Class dismissed for last time at tiny school
The school gate has rattled for the last time at New Zealand's most remote mainland school.
Jacobs River School, one of the country's smallest, has been forced to close by Education Minister Hekia Parata, hitting the tight-knit West Coast community that fought hard to save it.
The school will officially shut on January 27, a day before the start of next year's school term, and will be sold within two years.
On Tuesday, its four pupils packed their schoolbags for the last time and headed home.
That night, many tears were shed at their Christmas concert, where they entertained residents and former pupils who were mourning the school's demise.
School board chairwoman Nicky Harris wept as she gave her farewell speech and was unable to finish it.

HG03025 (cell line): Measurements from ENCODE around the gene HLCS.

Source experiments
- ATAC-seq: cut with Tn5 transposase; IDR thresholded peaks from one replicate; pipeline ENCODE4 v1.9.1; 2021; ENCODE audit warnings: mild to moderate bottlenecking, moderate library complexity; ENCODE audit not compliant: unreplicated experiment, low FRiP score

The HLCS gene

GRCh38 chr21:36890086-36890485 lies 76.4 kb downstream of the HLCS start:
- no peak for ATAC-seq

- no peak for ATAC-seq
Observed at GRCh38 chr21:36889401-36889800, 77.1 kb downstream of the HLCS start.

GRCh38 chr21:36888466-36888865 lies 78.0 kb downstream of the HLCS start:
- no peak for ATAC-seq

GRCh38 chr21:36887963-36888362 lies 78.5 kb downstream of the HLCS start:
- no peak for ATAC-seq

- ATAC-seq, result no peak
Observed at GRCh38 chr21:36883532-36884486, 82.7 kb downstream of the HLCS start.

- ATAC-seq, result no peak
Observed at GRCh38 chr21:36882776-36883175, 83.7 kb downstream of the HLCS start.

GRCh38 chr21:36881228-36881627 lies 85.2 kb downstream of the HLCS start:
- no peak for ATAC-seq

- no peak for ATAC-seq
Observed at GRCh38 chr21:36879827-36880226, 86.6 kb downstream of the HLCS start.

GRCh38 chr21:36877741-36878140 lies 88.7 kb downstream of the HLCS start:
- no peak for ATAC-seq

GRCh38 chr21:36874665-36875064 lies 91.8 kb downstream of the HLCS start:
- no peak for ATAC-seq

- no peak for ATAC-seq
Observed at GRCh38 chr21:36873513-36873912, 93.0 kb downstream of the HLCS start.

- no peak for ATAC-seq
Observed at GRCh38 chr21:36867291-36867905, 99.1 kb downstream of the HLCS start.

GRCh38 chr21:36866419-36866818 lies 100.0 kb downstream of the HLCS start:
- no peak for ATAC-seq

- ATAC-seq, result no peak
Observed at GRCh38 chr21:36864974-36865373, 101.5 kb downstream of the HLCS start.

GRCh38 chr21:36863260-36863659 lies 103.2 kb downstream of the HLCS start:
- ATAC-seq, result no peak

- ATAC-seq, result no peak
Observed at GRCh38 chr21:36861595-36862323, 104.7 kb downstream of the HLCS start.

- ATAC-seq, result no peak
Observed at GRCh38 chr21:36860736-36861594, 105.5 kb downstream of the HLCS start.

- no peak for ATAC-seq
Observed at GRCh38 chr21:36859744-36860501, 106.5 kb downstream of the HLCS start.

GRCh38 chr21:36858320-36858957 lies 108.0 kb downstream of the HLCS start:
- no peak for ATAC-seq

"I'm absolutely gutted that the school will be sold and someone else will own it," she said yesterday.
"It probably won't sink in until next year when other schools reopen for the new term."
She moved back to Jacobs River in South Westland about five years ago so her children could go to the school, becoming the fifth generation of her family to attend.
Two of the four pupils, including Harris' 12-year-old son, are leaving the school to attend high schools.
She was unsure where her 11-year-old daughter would finish her primary schooling.
Terry Head moved from Te Kuiti with his two grandsons, who he has custody of, in June last year. They moved to flee the gang influences of the North Island township.
The elder, 6, had thrived at the school and he had wanted the younger to start next April when he turned 5 but was unsure whether he would stay in the area.
Parata wrote to the school board last week about her decision to close the school, saying it had had 10 learners or more in only six of the past 20 years.
"I am aware that it is not an easy matter for the board and community to be involved in the closure of its school and acknowledge transportation to schools in remote communities can pose difficulties," she wrote.
Harris said she would have to drive 120 kilometres a day to take her daughter to the nearest school.
Another school board member, Brenda Monk, said the board planned to lobby MPs and Parata to try to reverse her decision.